Brazil’s far-right president sends army into city to fight crime

The government crackdown is an extension of strict law-and-order policies by new right-wing president Jair Bolsonaro.

Brazil has deployed military troops in the northern city of Fortaleza, with orders to stop a spike in criminal violence.

Justice minister Sergio Moro ordered the deployment after reports in Brazilian media showed gangs torching service stations.

Dozens of attacks have forced residents to stay at home.

The intervention comes weeks after far-right leader Jair Bolsonaro, who was elected president last year on a hardline law-and-order slate, took office.

In recent days banks, police stations and other buildings have been destroyed by flames and a pillar supporting an overpass was badly damaged by a bomb.

Burned out cars and buses now litter the streets in the city.

Resident Eder Avalcente said the violence had made it difficult for people to move.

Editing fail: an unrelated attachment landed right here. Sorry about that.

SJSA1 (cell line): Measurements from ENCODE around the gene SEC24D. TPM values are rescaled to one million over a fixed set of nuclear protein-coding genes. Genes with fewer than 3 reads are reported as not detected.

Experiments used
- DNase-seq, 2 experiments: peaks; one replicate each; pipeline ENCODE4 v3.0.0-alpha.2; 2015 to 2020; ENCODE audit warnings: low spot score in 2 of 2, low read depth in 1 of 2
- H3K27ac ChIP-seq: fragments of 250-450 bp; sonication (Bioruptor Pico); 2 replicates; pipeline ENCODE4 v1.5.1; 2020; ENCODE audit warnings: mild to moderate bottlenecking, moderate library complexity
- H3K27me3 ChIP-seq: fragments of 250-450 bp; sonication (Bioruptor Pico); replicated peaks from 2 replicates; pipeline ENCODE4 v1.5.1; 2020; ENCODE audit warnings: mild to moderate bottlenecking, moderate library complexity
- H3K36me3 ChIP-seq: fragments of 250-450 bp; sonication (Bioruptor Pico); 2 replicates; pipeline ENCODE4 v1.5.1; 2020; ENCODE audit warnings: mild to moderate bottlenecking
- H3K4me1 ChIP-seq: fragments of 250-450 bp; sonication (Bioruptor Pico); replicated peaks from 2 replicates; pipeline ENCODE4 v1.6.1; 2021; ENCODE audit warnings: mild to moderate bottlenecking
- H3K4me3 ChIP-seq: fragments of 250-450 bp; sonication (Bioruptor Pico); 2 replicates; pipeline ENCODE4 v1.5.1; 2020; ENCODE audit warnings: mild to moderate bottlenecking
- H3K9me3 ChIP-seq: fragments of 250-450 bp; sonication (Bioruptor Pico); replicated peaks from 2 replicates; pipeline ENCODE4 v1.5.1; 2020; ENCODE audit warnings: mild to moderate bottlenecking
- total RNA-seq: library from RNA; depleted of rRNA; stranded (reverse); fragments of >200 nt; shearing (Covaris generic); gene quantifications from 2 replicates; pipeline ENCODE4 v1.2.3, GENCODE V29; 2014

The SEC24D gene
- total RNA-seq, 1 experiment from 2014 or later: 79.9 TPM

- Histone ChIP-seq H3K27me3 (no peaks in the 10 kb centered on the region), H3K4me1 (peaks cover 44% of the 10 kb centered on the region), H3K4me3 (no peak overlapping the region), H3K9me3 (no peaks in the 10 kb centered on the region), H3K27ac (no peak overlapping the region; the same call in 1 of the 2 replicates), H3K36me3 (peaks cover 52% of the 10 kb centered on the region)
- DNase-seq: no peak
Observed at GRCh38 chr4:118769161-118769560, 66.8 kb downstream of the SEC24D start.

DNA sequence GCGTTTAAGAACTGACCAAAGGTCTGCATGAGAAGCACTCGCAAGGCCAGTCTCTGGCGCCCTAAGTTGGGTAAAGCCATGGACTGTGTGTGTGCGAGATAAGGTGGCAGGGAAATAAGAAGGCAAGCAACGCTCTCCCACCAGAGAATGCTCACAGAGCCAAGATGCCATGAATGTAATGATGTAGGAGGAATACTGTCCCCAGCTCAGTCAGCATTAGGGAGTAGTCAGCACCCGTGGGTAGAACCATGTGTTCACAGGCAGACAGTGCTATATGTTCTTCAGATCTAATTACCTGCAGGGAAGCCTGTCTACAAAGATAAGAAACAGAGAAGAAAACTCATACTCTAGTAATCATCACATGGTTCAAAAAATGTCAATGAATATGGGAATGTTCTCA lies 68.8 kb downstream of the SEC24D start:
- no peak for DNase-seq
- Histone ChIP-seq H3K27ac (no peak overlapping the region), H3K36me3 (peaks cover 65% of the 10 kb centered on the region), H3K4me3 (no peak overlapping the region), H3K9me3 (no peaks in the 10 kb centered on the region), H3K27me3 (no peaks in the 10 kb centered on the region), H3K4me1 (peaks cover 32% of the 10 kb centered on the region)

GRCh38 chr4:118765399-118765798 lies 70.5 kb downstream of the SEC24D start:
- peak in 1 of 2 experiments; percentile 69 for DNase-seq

“As of yesterday, we experienced terror in Fortaleza,” he said. “Today, I did not go to work, I was scared because I was told… there was no way to guarantee safety there. That is what people are living through.”

Although the cause of the spike is unclear it was reported that it is linked to stricter rules in state prisons, including cellphone signal blockers and an end to the policy of separating inmates according to gang affiliation.

Brazil’s prison gangs have a reach far beyond the country’s jails, which have the world’s third largest population behind the United States and China, with nearly 730,000 inmates in 2016.

Around 300 military personnel are arriving in Fortaleza and more than 10 other cities across the state of Caera over the weekend.

The state’s governor belongs to the Workers’ Party, which is now the left-wing opposition following Mr Bolsonaro’s ascent to power.

As part of his pledge to crack down on crime, the president has promised to give immunity to soldiers and police who kill while on duty. He also said he would ease gun laws to allow “good” citizens to challenge armed criminals.

He praised the operation in Fortaleza as “apt, rapid and effective”.

“The people of Ceara need help at this moment,” he said earlier this week. “The measures were taken, it was necessary that Ceara’s government sent a request about the real need for the force.”